Thursday, February 21, 2008

From Plant to Bottle: Harvest – What? You Don’t Have $1,000,000 Equipment?

This is part 6 of the From Plant to Bottle series.  If you are just joining me, you may want to start from the beginning of this series.

Not everyone has access to the massive machinery of a commercial winery.  Certainly I spent many years making wine without it.  For an amateur winemaker, there are many options for processing grapes, from very simple to practically a miniature winery with lots of bells and whistles.  When I first made wine with actual grapes, I pulled the grapes off the stems by hand.  This is a very daunting task, as you can imagine.  It can become great fun, however, if you invite friends over to help and supply them with ample wine while they are doing it.  Many a beautiful summer or fall afternoon and evening was spent at my house doing just this.  Sometimes we even stopped to eat something.

I would then place the grapes into a nylon mesh bag (available at winemaking supply stores) and hand squeeze the juice out of them.  Once again, I am talking about white wine, for which you ferment only the juice.  Red wine explanations will come later.

Your other options would be to buy or rent more sophisticated equipment, once again, from a winemaking supply store.  My first crusher (which I still have) was advertised as “looking like a toy, but did a great job crushing”.  It measures only 10 inches by 10 inches and has two little crusher rollers and a hand crank, but it does indeed do a fine job of crushing those small batches.  You can actually buy miniature (although still larger than my crusher) crusher de-stemmers also.  You can get them with hand cranks or really splurge and get one that is motorized.  I always felt high-end ones were a bit much for the amount of wine an amateur can make.  By federal law, amateur winemakers can make 100 gallons per adult in a household, with a limit of 200 gallons per household, annually.  So, if there are 5 adults living in your house, you can still only make 200 gallons legally.  There are some winemaking shops that rent this equipment, which is quite nice, especially if several friends from different households get together to crush a larger volume of grapes.

As far as presses are concerned, the traditional basket press, consisting of a stand and a circular “basket” made traditionally from slats of wood standing straight up and a central screw, is what amateurs use. Basket presses are commonly seen on display in wine tasting rooms and as props where anything to do with wine is happening, such as wine festivals and wine shops.  They come in many different sizes and work well, although they are a little messy.  But remember, this is a messy business, so wearing old clothes that you don’t mind getting stained is a must (no pun intended).  This is a “crank down” operation, so to speak.  The grapes are placed in the press and two pieces of wood, cut in half circles to fit inside, are placed on the grapes.  Then some wood pieces are put on top, with the actual metal section that screws down on top of that.  The handle or crank is then turned round and round, pressing into the wood and squeezing the grapes.  There is also a type called a ratchet press, where instead of going round and round, you just move it back and forth.  This is much easier and I would highly recommend it.  Personally, the other one makes me very dizzy and if, in fact, you and your helpful friends have been sipping a little wine while working on this project, going around in circles is inadvisable.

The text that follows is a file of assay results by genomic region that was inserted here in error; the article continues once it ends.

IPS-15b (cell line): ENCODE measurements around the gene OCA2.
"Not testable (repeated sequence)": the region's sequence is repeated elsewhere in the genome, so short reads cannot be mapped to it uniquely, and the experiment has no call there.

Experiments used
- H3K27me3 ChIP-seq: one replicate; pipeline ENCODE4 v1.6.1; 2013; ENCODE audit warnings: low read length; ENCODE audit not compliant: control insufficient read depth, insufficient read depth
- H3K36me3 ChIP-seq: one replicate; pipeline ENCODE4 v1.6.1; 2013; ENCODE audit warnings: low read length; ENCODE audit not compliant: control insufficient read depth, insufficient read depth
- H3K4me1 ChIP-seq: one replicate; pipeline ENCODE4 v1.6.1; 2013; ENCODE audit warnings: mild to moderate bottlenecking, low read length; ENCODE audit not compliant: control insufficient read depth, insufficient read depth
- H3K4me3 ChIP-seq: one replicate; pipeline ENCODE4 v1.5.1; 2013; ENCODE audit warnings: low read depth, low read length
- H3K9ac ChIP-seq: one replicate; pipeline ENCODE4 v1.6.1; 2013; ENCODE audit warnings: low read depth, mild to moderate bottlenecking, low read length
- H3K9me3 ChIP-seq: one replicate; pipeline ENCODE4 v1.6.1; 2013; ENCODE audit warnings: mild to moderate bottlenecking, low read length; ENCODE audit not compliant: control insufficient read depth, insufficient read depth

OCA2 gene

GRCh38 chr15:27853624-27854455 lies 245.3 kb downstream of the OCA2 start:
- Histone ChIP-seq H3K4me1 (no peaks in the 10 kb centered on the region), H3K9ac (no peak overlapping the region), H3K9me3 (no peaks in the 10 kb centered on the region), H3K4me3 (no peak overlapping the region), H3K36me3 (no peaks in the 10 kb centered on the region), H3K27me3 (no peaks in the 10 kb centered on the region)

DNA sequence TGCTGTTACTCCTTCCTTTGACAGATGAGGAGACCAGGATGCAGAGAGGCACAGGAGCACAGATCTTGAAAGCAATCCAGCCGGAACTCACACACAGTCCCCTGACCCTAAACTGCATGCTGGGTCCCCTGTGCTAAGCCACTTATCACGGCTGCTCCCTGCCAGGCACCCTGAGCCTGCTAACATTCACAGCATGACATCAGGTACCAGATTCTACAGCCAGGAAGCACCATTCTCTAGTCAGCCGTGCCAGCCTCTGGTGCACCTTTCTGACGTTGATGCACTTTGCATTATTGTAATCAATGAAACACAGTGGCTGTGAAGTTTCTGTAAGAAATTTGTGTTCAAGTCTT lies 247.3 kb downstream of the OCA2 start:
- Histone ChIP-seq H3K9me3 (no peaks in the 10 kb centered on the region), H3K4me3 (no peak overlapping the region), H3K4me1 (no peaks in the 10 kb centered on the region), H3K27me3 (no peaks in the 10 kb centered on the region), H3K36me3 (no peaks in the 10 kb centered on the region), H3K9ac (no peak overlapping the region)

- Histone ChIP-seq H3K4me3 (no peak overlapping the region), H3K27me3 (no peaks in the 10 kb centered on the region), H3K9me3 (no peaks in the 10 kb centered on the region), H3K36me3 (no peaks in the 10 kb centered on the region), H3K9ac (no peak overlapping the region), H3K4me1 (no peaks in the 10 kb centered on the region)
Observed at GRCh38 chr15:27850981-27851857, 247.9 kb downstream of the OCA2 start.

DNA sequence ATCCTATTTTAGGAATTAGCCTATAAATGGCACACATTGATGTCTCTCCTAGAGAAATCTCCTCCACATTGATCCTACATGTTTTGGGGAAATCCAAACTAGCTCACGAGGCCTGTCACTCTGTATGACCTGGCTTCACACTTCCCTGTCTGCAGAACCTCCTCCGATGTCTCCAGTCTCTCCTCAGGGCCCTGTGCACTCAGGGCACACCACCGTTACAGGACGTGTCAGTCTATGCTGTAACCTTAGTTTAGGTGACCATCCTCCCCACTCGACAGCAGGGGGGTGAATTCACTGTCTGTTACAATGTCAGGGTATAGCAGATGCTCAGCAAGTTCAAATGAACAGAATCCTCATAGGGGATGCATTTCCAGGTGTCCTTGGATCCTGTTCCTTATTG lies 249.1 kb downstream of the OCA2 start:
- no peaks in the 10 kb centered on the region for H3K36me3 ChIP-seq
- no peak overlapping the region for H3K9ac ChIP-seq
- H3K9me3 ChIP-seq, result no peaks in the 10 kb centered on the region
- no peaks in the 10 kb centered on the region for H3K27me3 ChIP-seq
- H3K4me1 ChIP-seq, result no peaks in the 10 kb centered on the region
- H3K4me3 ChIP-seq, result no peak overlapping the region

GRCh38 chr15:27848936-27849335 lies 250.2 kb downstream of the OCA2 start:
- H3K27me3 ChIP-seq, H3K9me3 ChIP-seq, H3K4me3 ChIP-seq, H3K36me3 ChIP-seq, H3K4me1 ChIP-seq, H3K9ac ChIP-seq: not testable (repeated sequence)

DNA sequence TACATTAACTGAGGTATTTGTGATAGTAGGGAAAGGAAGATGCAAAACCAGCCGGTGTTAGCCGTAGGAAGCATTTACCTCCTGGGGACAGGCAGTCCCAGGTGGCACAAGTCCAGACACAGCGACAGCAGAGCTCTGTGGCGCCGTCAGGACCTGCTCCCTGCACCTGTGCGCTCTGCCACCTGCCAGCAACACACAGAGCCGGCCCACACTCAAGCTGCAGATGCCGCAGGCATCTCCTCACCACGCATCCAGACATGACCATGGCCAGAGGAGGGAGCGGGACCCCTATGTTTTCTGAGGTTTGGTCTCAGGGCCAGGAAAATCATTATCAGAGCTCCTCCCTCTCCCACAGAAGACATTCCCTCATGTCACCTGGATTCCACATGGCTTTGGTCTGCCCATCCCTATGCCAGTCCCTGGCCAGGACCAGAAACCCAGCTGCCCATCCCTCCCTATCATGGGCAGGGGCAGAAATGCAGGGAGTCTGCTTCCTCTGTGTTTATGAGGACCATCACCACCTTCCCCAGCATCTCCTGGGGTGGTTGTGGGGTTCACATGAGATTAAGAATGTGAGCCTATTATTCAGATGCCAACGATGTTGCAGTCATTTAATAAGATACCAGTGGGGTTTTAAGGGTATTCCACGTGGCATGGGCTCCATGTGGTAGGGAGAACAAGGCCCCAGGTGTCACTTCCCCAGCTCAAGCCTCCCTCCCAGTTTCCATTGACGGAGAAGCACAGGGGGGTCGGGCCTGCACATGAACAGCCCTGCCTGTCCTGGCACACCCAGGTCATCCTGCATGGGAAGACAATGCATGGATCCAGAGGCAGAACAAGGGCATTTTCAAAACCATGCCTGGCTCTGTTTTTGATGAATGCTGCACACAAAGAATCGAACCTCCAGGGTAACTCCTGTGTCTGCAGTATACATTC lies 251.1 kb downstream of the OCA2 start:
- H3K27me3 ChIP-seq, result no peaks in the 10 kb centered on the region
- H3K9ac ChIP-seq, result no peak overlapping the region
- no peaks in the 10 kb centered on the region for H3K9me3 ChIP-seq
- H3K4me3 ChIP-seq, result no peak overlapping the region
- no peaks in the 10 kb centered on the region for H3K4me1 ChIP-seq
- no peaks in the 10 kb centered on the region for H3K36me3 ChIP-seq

Here are a couple tips that will make this process a little less messy, quicker, and give you better juice extraction.  You can buy nylon netting (some winemaking supply stores even have it) and line the inside of the press before you dump the grapes in.  This way you don’t have grape skins trying to escape through the slats, which you would have to clean up after each pressing.  Also, you can buy bags of rice hulls, once again from a winemaking supply store, to mix into the grapes.  This is called a pressing aid and adds no flavor to your juice.   Rice hulls will help to keep the grapes from sliding around and make them easier to press, yielding more juice.  You simply dump some in and mix it with your hands.

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